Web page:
LYN Extremely. One of the problems here is that as you access someone's mind, the way to enhance that access is to start agreeing with them and sort of lose your own personality in it. At the end of the session, you really have to detoxify, or else you wind up taking Idi Amin home with you. {ART: Yeah.} And -- now there's one evil dude.

ART How do you learn to let it go? I was a 911 dispatcher for Monterey County for a year, and it damn near killed me. {LYN: Oh yeah.} I actually had to leave because I kept taking my job home with me. {LYN: Yeah.} How do you not take Idi Amin home with you?

LYN There is a process of sitting there and going over everything you found in the session and saying, you know, is that me or him? Is it real or is it memorex? And just one by one, sitting there and taking every impression and working it out to get yourself back. This is one of the reasons why even things like what could be called deep or even shallow 'mind probes' is one thing that I do not encourage my students to do, simply because you can get sucked in to someone else's personality. And if you're not a good, advanced Viewer, who's very experienced, don't do it.

ART So again, there are things you will not teach people.

LYN Oh absolutely.

ART Alright. West of the Rockies, you're on the air with Lyn Buchanan. Hello.

CALL Ah, how you doin' Art, again, this is Dell, thanks a lot for taking the phone call. {ART: Sure. Where are you?} I'm in Paso Robles California, KPRL. Question there Mr. Buchanan. {LYN: Yes.} First of all, are we evolving and learning to use our grey matter in our upper part of our brains now, are we actually learning how to learn to use the part that they don't understand, that's being utilized -- from what I gather, the grey matter in the front of your mind is the part that they have no knowledge of what it does -- are we starting to evolve to use this now?

ART Or, I will add, are we devolving? I've wondered about that.

LYN I don't think we're devolving. Up until the beginning of this year, I would have answered the question with, "I don't know but I hope so." An event happened at the beginning of this year... I had always been adamantly against group teaching, because this is such an individualized thing, but I started, I taught one group class, mainly to get people to shut up, you know, trying to get me to teach it, I just wanted to prove that it wouldn't work. And the response of the students, they picked up on this so quickly, one of my previous students was there in the class, you know, just to come and talk about his experiences, and at the end of the two days of group training, he came up to me and he said, 'What's happening here? It took me seven months to get to this point.' I think, I believe -- well, I believe in the Sheldrake effect, that the more people who learn to do this, the easier it gets to do it. {ART: Hmmn.} And --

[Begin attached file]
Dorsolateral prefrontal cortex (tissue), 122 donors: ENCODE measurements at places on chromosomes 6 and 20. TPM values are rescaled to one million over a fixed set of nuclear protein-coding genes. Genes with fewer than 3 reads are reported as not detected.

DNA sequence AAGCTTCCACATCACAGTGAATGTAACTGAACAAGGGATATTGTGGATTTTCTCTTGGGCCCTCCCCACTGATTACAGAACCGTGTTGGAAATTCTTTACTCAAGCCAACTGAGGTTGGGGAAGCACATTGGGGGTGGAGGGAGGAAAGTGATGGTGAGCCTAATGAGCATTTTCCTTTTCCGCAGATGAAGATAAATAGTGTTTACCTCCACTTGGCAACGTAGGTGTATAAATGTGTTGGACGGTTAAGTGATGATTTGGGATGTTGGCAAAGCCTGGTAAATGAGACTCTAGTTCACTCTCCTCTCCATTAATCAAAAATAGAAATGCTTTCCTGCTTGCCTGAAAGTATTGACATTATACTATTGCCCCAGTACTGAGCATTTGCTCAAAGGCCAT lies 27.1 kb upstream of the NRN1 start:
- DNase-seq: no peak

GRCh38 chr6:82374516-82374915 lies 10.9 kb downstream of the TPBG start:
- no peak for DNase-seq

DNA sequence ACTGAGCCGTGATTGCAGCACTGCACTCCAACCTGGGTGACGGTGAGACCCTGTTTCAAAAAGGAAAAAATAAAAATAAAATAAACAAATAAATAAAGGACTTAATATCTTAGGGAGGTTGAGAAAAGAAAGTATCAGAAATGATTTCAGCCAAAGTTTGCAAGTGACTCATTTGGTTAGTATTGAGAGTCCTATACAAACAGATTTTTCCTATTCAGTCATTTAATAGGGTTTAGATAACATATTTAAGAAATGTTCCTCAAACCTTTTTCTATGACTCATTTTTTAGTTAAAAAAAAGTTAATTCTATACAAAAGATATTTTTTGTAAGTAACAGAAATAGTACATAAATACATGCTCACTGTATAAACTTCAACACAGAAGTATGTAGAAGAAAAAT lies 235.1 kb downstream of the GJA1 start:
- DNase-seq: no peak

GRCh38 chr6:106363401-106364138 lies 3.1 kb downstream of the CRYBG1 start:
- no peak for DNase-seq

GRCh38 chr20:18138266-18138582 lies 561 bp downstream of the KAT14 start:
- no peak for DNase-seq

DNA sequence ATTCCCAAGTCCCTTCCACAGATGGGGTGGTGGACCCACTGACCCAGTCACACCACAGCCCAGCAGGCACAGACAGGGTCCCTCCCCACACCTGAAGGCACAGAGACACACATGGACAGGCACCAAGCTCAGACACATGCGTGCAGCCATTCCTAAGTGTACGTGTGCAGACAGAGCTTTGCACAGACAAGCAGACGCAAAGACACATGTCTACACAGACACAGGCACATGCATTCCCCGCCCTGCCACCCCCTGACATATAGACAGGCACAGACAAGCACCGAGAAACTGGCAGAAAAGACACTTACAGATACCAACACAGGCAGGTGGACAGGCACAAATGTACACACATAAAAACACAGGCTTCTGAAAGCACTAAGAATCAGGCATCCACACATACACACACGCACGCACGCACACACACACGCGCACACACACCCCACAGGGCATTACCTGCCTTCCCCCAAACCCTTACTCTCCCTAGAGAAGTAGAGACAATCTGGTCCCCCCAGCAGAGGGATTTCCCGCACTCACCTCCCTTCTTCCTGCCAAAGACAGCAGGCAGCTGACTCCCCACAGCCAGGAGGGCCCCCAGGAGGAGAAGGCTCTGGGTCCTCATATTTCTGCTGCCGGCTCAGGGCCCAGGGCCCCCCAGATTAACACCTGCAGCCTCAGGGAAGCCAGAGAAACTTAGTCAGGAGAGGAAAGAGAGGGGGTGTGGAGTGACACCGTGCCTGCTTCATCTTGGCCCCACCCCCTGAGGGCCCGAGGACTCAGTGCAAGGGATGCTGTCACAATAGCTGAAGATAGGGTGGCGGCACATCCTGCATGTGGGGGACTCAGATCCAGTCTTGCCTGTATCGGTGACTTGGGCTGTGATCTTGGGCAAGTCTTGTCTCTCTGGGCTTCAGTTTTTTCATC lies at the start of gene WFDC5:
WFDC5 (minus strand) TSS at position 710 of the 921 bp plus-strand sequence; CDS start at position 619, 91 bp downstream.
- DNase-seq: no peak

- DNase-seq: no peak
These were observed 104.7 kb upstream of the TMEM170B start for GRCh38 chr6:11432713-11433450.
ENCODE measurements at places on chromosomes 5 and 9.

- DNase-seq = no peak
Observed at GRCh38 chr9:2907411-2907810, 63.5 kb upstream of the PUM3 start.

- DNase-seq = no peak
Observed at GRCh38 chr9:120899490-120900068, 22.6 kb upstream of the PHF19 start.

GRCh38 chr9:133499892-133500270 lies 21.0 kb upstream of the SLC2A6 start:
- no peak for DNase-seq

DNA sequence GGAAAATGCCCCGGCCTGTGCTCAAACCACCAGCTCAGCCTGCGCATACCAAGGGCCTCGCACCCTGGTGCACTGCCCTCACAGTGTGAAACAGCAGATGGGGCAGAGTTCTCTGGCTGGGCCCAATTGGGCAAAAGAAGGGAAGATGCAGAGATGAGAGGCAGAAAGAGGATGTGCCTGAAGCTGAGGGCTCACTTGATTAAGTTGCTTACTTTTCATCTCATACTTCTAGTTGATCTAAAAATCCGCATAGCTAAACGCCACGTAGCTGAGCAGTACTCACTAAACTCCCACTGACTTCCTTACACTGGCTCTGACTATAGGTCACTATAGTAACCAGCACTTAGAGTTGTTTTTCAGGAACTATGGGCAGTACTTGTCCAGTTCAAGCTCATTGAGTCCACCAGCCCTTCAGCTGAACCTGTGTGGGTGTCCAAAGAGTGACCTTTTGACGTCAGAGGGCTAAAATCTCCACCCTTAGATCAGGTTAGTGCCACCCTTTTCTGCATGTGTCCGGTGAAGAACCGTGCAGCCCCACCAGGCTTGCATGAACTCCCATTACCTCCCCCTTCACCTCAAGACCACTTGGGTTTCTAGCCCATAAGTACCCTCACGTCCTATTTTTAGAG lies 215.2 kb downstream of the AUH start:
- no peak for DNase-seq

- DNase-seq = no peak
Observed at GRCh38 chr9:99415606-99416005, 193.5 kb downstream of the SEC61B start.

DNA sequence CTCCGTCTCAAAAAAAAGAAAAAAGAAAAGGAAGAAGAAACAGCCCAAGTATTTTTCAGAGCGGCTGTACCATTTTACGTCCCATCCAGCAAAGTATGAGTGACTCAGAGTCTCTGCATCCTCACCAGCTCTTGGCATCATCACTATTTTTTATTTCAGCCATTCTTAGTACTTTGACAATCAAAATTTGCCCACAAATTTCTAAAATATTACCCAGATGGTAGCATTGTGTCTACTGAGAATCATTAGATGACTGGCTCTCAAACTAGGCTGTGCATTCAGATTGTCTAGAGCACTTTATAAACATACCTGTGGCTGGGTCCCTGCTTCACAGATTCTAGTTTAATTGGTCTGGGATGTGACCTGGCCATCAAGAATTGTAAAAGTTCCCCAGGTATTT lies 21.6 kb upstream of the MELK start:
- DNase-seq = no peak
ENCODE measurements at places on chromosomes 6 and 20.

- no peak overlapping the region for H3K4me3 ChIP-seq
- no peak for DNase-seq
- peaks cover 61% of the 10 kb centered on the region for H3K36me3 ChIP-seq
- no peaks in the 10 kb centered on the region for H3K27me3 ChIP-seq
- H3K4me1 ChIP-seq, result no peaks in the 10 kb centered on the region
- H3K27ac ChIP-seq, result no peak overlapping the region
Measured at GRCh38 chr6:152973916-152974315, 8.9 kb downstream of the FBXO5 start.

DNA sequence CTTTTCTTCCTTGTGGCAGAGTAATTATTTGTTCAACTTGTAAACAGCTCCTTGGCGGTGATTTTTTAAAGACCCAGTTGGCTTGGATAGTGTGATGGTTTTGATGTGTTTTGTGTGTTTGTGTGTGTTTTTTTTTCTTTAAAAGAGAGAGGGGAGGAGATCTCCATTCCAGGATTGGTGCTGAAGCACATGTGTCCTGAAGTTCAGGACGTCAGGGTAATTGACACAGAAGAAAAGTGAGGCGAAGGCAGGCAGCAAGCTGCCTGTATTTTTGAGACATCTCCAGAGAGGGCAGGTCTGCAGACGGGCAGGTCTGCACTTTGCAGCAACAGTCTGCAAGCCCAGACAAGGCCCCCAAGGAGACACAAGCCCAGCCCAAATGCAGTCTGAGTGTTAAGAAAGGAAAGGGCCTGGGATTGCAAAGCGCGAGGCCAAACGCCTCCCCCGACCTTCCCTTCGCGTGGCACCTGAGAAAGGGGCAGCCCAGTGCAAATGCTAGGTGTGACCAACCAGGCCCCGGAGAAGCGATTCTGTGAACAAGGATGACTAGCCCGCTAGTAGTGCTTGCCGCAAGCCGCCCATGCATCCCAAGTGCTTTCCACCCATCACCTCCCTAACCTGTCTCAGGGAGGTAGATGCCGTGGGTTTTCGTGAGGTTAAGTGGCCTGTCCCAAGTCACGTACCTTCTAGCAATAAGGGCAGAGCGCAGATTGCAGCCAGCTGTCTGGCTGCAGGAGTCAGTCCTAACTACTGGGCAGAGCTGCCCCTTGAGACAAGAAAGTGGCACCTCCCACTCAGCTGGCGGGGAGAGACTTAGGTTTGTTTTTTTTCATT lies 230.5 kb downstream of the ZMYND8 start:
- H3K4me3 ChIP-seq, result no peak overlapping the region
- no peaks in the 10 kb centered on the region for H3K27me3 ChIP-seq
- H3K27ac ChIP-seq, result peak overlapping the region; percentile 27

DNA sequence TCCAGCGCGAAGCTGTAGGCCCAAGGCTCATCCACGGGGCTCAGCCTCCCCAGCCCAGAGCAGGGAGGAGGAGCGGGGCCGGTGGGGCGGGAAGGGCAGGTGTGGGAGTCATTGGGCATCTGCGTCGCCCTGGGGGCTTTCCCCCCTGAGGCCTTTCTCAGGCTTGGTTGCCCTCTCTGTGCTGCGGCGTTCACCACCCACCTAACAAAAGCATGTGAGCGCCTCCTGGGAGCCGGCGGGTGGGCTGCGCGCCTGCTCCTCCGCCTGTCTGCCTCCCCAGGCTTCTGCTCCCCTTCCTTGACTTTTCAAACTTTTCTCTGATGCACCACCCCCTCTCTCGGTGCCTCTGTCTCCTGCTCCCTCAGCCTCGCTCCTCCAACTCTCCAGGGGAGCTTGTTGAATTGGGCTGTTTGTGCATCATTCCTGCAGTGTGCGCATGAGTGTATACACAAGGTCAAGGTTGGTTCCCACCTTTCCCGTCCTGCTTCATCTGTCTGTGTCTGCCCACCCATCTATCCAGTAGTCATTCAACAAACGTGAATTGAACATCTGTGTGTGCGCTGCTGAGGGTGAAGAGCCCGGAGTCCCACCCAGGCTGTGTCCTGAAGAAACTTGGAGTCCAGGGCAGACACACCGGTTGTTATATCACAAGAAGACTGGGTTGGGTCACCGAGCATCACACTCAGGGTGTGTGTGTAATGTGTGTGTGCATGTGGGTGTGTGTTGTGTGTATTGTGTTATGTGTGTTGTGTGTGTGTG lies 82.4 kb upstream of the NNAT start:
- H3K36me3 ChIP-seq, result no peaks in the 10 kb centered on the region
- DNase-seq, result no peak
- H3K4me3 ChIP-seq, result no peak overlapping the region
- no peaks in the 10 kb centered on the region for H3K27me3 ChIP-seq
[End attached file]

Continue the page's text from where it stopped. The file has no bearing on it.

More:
ART That implies some sort of mass consciousness, doesn't it?

LYN That's right. And the CRV process, I mean, ties right straight into that.

ART Alright Lyn hold tight we're at the bottom of the hour, we'll be right back and pick up on that point, I'm Art Bell and this is CBC.


ART It is. Top of the morning everybody, it's great to be here, Lyn Buchanan is my guest, remote viewing is the topic, and it is fascinating. So many targets, so little time.


ART When I said a moment ago, so many targets, so little time, I bet Lyn would agree, huh?

LYN That's true, absolutely. {both laugh}

ART Alright, well here's a question from Russ in California, and it's a neat one: "Please ask Lyn if he has ever targeted the period of time in which the dinosaurs roamed Earth."

LYN Not personally. That is a fairly good training target, and in fact I think maybe I have, in my early training... just as another session to see if you're on target, because we have feedback on that.

ART Well there was a, there's a second part to the question. {LYN: OK.} If so, was man walking side by side with the dinosaurs?

LYN I don't remember specifically getting that. I have always felt that a form of man was, yes, but that -- I didn't get that from remote viewing, I got that from other studies that I've done {ART: OK.}, simple archeological findings.

ART And then -- a good P.S. here -- "P.S.: Why can't remote viewers win lotteries?" And before you answer that, I would have answered Russ in California by saying, "Russ, how do you know that a lot of the winners of lotteries aren't remote viewers?" {both laugh} But you answer it the way you want, Lyn.

LYN Alright, we have people working on numbers, which is a very hard thing to do in remote viewing. There is another type of remote viewing called alternate -- um, ARV, an alternate remote viewing, which substitutes remote viewing targets for the numbers.

ART: Ah.

{Transcriber's note: A very sleepy Buchanan is clearly trying to remember the term, 'Associative' Remote Viewing.}

LYN ...and allows you to remote view, for instance, the Pick 3. Now the way that's normally done is, if you were doing the Pick 3, you have four people working, three viewers, each of which will remote view one of the numbers, and one person who collects the data, looks on the chart to see what the results mean, and goes and places the bets. It's been done, it's been done successfully.

ART Well if remote influencing is possible, how about sending Ed McMahon and the gang up my driveway?

LYN {laughs} They're coming here first.

ART I see. {both laugh} I understand that. Really I do. First Time Caller line, you're on the air with Lyn Buchanan. Hello.

CALL Yes sir, am I on? {ART: You're on.} My name is John and I'm from Rochester New York. {ART: Hi John.} And thank you Mr. Bell, and Art, I appreciate your service you're providing -- uh Lyn, can you hear me? I have a number of questions. Is it possible in the future that we will all be able to talk to each other and absorb all of the information at the same time, like a Pentium II computer?